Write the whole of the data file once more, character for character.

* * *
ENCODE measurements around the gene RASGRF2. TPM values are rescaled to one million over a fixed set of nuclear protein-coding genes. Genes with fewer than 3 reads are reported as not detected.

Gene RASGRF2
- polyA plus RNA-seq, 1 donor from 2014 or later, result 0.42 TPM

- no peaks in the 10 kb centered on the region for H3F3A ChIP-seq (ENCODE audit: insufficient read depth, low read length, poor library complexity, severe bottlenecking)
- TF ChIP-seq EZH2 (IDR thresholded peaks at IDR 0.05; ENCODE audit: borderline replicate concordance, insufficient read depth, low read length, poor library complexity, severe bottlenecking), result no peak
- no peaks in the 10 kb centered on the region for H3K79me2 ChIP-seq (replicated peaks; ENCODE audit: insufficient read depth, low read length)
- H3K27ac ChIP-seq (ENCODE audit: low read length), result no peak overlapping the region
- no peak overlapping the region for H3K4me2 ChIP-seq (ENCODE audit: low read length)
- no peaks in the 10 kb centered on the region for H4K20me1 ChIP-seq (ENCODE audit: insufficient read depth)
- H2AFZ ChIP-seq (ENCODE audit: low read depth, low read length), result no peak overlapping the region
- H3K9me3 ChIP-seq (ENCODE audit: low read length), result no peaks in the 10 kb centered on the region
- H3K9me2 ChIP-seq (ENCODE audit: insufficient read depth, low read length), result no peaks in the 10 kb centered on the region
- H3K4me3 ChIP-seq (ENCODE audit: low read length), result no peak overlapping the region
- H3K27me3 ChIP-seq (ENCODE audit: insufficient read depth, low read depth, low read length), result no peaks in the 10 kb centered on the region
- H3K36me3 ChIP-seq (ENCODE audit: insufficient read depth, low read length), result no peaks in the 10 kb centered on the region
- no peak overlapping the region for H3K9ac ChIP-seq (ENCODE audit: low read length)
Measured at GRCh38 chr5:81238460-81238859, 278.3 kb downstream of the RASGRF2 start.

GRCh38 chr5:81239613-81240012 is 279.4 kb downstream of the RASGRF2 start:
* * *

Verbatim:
ENCODE measurements around the gene RASGRF2. TPM values are rescaled to one million over a fixed set of nuclear protein-coding genes. Genes with fewer than 3 reads are reported as not detected.

Gene RASGRF2
- polyA plus RNA-seq, 1 donor from 2014 or later, result 0.42 TPM

- no peaks in the 10 kb centered on the region for H3F3A ChIP-seq (ENCODE audit: insufficient read depth, low read length, poor library complexity, severe bottlenecking)
- TF ChIP-seq EZH2 (IDR thresholded peaks at IDR 0.05; ENCODE audit: borderline replicate concordance, insufficient read depth, low read length, poor library complexity, severe bottlenecking), result no peak
- no peaks in the 10 kb centered on the region for H3K79me2 ChIP-seq (replicated peaks; ENCODE audit: insufficient read depth, low read length)
- H3K27ac ChIP-seq (ENCODE audit: low read length), result no peak overlapping the region
- no peak overlapping the region for H3K4me2 ChIP-seq (ENCODE audit: low read length)
- no peaks in the 10 kb centered on the region for H4K20me1 ChIP-seq (ENCODE audit: insufficient read depth)
- H2AFZ ChIP-seq (ENCODE audit: low read depth, low read length), result no peak overlapping the region
- H3K9me3 ChIP-seq (ENCODE audit: low read length), result no peaks in the 10 kb centered on the region
- H3K9me2 ChIP-seq (ENCODE audit: insufficient read depth, low read length), result no peaks in the 10 kb centered on the region
- H3K4me3 ChIP-seq (ENCODE audit: low read length), result no peak overlapping the region
- H3K27me3 ChIP-seq (ENCODE audit: insufficient read depth, low read depth, low read length), result no peaks in the 10 kb centered on the region
- H3K36me3 ChIP-seq (ENCODE audit: insufficient read depth, low read length), result no peaks in the 10 kb centered on the region
- no peak overlapping the region for H3K9ac ChIP-seq (ENCODE audit: low read length)
Measured at GRCh38 chr5:81238460-81238859, 278.3 kb downstream of the RASGRF2 start.

GRCh38 chr5:81239613-81240012 is 279.4 kb downstream of the RASGRF2 start: